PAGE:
The Primer (World Interfaith Harmony Week)
The Primer (World Interfaith Harmony Week)
What is the “World Interfaith Harmony Week”?
A: The United Nations (UN) on October 20, 2010, recognizing the need for dialogue among different faiths and religions and their contribution for peace in the world, declared the first week of February of every year as “World Interfaith Harmony Week” between all religions, faiths and beliefs. The UN encourages “all States to support, on a voluntary basis, the spread of the interfaith harmony and goodwill in the world’s churches, mosques, synagogues, temples and other places of worship during the week. The celebration is based on the love of God and love of one’s neighbor or on the love of good and love of one’s neighbor, each according to their own religious traditions or convictions” (for more info. visit the website – worldinterfaithharmonyweek.com).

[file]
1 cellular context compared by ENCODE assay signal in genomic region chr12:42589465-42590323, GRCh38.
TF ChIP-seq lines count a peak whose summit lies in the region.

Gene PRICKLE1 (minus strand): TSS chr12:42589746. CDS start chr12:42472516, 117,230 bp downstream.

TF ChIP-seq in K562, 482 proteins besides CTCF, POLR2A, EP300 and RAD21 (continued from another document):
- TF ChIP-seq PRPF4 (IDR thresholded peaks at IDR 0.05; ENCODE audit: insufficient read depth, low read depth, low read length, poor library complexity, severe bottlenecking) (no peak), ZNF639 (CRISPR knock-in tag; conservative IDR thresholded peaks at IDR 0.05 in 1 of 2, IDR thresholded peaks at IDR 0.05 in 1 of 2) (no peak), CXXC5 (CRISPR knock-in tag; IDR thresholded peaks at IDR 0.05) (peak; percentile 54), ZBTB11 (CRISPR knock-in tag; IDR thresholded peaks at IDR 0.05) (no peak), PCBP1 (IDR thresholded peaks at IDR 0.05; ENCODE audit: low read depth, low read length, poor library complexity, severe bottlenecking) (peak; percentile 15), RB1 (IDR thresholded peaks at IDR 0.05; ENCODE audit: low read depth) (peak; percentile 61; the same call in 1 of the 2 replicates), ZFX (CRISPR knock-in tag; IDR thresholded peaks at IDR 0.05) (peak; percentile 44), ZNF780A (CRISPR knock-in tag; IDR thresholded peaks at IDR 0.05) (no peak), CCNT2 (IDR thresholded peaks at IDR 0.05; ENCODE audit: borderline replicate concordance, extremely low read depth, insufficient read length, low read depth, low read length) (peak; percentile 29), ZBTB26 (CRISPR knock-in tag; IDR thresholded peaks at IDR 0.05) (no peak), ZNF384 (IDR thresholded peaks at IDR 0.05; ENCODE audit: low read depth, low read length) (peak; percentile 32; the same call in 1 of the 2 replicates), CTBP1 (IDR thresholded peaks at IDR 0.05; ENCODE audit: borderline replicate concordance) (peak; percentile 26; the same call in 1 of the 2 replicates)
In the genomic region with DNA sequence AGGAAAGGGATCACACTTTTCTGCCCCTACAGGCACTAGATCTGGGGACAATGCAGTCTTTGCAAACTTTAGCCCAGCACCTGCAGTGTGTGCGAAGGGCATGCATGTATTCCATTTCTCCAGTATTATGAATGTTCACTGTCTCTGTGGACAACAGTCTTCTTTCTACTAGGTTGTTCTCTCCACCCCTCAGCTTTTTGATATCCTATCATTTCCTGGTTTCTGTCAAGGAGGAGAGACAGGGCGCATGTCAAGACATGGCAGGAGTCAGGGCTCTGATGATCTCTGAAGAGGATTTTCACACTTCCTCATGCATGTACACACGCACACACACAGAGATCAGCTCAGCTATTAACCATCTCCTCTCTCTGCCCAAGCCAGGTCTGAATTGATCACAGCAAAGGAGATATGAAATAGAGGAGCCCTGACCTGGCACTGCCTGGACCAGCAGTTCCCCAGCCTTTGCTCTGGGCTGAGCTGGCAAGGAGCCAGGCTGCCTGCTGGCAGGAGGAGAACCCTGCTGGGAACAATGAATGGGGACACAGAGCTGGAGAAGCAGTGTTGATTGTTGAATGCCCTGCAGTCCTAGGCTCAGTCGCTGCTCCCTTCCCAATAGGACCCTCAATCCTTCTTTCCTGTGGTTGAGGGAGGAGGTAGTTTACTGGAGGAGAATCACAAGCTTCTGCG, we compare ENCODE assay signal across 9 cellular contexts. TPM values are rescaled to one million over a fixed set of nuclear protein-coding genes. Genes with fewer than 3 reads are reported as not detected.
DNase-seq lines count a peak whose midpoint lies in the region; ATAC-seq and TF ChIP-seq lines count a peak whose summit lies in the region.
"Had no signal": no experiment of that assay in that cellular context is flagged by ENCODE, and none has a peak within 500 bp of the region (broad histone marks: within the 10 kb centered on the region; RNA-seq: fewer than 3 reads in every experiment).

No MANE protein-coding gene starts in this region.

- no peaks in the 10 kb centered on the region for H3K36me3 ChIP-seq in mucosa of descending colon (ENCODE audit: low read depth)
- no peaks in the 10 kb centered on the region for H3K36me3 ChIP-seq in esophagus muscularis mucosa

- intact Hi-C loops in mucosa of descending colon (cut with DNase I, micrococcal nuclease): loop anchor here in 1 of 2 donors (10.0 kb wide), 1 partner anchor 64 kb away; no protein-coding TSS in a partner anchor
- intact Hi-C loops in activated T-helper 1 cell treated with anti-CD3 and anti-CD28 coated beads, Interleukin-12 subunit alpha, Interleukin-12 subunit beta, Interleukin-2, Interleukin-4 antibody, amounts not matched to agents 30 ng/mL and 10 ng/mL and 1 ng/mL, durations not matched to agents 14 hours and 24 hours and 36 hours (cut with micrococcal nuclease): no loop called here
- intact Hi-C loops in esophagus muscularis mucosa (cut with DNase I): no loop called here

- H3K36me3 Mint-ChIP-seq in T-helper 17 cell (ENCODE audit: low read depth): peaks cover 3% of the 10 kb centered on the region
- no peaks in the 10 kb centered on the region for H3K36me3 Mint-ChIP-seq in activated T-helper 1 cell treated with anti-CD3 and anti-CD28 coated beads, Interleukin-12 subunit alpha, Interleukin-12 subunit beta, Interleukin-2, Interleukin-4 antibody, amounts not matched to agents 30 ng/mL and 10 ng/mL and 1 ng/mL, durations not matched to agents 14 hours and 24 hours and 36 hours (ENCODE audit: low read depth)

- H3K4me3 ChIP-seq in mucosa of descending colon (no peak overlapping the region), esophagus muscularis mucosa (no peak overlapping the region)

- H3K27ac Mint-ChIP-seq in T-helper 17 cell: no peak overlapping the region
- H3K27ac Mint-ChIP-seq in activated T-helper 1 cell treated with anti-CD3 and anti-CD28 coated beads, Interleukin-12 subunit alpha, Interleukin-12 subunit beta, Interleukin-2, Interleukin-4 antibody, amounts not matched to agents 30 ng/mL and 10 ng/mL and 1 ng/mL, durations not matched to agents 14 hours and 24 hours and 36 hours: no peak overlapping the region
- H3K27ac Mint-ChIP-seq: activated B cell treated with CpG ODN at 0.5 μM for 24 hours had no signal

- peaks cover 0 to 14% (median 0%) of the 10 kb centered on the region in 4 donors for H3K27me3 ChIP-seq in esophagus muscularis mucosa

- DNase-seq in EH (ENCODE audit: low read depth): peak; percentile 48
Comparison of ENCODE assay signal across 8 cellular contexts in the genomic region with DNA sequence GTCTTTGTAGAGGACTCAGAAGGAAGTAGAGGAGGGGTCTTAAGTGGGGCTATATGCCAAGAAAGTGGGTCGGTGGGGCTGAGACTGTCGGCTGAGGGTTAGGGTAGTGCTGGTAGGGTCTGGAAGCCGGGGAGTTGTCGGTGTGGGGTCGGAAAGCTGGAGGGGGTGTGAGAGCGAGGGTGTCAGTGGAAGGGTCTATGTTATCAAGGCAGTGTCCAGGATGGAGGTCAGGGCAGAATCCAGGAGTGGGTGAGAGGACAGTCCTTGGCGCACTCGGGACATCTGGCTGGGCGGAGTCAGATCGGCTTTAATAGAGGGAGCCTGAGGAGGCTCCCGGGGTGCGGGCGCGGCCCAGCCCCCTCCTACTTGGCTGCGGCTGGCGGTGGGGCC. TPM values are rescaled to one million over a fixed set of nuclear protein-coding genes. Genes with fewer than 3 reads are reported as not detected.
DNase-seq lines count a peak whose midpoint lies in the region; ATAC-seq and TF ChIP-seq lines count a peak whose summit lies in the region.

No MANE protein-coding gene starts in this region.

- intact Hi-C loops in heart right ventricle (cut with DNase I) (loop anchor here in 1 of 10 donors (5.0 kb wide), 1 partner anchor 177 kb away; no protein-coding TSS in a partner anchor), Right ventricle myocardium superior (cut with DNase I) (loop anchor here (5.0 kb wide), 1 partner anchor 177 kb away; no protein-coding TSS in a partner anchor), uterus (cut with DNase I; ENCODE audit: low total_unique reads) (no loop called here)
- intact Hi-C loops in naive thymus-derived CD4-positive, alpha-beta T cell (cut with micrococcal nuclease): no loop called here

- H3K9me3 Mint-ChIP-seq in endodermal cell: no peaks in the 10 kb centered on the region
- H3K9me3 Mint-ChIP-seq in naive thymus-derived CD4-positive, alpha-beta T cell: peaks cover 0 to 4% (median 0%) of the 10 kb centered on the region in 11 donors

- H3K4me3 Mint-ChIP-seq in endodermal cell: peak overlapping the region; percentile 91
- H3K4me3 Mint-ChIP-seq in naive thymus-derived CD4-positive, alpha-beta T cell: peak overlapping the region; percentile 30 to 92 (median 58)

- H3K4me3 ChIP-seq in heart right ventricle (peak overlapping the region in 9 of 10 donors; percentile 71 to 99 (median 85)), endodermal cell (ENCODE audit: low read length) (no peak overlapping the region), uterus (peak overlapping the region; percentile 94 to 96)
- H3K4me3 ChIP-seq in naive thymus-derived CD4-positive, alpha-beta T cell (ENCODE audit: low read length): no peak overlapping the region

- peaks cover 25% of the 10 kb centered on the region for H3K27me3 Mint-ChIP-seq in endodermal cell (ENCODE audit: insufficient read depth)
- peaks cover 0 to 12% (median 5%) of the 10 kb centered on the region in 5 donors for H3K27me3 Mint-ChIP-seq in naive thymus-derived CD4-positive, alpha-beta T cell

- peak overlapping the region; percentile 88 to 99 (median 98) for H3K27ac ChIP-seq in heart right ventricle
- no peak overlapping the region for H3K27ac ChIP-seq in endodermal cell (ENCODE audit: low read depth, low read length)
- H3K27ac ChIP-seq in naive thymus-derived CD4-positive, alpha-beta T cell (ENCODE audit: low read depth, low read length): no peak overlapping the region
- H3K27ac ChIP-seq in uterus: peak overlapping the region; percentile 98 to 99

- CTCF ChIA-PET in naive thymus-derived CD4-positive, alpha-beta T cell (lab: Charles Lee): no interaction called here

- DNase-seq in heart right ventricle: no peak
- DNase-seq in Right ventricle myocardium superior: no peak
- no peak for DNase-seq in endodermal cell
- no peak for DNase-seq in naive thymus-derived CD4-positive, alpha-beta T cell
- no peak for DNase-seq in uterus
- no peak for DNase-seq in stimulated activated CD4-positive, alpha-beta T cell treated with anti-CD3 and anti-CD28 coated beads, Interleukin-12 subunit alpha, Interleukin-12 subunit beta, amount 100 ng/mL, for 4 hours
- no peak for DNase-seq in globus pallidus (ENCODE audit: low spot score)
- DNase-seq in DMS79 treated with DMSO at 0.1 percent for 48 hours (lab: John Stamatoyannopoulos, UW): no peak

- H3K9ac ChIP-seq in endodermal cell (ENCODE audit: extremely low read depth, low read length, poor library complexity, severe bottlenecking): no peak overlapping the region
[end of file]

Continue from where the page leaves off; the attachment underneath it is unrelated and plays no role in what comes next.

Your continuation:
Why do we promote this special week?
A: Because we believe in the spirit of this initiative. It unites us with many in the world who are joining together to rediscover and celebrate “Interfaith Harmony” guided by the basic principles or commandments of the love of God, the love of neighbor and the love of the common good. This special week is gaining great attention in the world and it is a sign of hope.
There are already many other initiatives of dialogue and peace, why this new one?